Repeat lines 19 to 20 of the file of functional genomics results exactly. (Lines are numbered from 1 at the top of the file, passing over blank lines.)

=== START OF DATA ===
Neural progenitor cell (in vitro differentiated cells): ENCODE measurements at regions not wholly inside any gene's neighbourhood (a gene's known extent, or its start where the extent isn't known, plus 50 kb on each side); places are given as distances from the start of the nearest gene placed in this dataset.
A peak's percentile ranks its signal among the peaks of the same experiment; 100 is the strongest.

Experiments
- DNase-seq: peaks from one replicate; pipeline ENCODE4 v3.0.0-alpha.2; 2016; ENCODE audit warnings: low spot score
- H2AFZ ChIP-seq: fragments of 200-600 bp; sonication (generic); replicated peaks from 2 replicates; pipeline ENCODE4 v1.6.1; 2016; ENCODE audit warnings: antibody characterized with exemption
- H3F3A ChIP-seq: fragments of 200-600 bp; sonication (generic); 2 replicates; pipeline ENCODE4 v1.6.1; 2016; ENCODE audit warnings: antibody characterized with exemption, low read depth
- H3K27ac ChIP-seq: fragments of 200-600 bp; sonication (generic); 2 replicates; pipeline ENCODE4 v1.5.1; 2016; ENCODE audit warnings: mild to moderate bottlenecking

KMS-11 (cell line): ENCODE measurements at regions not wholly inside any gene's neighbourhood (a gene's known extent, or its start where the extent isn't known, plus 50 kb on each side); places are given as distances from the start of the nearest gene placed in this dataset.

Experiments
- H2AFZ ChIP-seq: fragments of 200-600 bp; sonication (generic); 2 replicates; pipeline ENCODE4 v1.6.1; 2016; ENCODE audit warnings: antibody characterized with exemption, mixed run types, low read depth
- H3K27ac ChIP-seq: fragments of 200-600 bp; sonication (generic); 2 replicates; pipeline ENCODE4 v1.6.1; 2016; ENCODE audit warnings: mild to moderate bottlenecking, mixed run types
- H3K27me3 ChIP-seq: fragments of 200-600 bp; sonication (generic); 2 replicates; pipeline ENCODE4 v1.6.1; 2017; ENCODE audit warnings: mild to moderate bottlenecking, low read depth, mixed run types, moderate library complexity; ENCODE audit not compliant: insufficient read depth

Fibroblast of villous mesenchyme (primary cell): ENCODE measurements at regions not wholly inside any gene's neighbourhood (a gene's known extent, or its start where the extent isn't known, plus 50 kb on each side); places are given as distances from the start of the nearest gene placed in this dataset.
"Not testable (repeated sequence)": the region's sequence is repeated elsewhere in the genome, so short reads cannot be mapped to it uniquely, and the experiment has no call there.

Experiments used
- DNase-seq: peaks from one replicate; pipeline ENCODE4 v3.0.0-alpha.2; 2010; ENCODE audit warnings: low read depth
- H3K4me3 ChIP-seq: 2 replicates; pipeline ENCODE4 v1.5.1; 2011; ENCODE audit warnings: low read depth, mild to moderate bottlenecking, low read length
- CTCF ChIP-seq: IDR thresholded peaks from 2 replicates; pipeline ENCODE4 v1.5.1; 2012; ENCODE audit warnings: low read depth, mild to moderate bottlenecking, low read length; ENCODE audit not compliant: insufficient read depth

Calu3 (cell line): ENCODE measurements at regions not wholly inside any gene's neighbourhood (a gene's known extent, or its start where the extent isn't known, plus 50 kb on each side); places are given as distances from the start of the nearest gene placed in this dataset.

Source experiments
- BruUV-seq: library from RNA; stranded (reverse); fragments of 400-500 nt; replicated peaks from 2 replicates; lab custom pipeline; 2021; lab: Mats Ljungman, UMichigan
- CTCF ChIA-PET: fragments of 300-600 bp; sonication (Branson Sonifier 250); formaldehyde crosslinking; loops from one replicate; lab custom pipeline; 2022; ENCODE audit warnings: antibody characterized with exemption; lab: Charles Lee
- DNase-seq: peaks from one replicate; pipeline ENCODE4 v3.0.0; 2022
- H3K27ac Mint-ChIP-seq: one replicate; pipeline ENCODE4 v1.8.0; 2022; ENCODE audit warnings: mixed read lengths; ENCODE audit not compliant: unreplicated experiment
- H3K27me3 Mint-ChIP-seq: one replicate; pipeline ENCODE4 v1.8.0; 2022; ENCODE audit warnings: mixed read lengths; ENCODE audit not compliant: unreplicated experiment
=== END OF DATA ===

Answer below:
Calu3 (cell line): ENCODE measurements at regions not wholly inside any gene's neighbourhood (a gene's known extent, or its start where the extent isn't known, plus 50 kb on each side); places are given as distances from the start of the nearest gene placed in this dataset.

Source experiments